So, here we go. Where my left index finger is [pointing] is the Deepwater Horizon rig. Number of gallons spilled, that big number as you look at it on your left, the top left-hand column, that's the Iraqi oil spill purposeful 500 million gallons in 1991 and '92. Ixtoc 1 is the third one here. That's from Mexico and that's the largest rig leakage or spill since 1991. All the way down here is ours, the one in the Gulf of Mexico. So we're going to send this thing up to the website, and Koko Jr., who is running the website today, will put it up and you'll be able to see it there, but I wanted to show you this. Now, again, folks, this is not to diminish what's happening in the Gulf of Mexico. It is simply a means of adding or bringing some perspective to this. Five hundred million gallons -- remember those oil fires and Carl Sagan was out predicting nuclear winter, the destruction for part of the world for who knows how many decades? It hasn't happened. Whenever I have the chance to point out how resilient our planet is and how wonderful it is at cleaning up messes, especially when we help, I take the opportunity to do that.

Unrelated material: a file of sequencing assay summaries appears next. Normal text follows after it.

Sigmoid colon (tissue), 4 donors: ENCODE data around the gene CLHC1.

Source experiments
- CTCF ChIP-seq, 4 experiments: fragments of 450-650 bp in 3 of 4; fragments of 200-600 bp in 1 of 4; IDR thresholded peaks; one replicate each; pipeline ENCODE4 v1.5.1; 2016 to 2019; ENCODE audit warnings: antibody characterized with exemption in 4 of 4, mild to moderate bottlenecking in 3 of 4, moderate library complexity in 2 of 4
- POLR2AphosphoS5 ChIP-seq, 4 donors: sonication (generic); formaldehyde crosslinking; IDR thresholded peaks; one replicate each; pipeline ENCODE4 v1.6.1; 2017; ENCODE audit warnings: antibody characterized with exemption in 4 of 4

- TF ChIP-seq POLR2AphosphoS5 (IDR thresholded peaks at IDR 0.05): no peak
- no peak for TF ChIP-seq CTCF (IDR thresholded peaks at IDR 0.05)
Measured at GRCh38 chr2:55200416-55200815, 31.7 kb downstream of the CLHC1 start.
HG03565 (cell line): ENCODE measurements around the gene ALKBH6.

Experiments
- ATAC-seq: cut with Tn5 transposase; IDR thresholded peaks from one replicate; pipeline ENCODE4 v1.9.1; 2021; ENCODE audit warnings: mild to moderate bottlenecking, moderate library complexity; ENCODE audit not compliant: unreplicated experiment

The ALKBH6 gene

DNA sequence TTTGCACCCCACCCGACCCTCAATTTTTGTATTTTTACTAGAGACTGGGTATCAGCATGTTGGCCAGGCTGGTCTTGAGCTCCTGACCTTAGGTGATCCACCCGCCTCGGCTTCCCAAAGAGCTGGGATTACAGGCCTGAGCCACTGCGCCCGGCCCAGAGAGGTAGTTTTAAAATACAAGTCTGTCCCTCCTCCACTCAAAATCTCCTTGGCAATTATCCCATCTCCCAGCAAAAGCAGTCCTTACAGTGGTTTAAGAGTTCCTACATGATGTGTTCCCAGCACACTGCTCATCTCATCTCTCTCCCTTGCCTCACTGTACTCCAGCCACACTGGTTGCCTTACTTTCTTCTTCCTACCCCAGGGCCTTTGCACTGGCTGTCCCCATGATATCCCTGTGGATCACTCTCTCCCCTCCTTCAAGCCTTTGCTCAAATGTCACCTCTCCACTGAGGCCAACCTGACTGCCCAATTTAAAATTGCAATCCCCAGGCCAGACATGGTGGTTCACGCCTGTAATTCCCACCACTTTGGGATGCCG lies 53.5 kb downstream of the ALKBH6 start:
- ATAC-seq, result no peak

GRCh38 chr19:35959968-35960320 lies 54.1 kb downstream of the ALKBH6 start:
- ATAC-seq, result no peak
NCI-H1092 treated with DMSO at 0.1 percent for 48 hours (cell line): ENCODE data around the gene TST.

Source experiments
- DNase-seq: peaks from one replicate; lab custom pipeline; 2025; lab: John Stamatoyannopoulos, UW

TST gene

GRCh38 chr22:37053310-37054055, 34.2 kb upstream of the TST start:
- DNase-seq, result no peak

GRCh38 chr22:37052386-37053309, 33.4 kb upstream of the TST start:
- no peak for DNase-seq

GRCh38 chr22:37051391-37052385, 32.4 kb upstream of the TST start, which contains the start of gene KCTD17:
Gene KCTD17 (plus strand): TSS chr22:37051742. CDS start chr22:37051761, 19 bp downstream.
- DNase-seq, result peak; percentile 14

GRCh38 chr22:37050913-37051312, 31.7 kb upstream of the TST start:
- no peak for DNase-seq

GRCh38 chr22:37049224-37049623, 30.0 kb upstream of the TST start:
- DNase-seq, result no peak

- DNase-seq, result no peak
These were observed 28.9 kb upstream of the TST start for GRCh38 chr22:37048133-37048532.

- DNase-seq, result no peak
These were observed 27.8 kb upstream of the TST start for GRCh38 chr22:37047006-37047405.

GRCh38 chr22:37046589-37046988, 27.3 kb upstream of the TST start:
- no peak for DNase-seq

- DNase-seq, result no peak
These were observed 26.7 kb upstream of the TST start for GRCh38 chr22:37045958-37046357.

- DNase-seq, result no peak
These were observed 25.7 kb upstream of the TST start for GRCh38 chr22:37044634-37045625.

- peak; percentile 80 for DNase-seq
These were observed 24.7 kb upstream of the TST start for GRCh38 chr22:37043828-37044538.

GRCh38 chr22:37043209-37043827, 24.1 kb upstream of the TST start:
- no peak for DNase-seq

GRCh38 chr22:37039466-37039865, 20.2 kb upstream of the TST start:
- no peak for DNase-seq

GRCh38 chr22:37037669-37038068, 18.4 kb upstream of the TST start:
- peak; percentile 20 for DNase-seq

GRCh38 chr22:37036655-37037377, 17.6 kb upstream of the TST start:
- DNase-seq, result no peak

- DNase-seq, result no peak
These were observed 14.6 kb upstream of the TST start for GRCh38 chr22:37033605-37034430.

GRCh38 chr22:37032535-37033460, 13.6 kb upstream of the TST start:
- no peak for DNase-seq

Oil spills are not uncommon. This one is by no means anywhere near the largest. It's not even the largest in the Gulf of Mexico. It's the second largest. That doesn't make it okay. I don't want anybody to misunderstand me here. It's bad as it is, but the planet's still here, people are still alive and animals are still alive where all these things have happened, and that will be the case here as well. It's not going to be easy. There's going to be a tremendous amount of pain, and there ought to be steps being taken now that aren't being taken to plug this well or do something like Jindal wants to do with these sand berms. There are a number of steps that could be taken. We don't need to be sending Eric Holder down there, a lawyer, meeting with prosecutors. We don't need to be sending commissions down there or setting commissions up. We need to find the best and brightest engineers possible in the private sector and get 'em all working on this.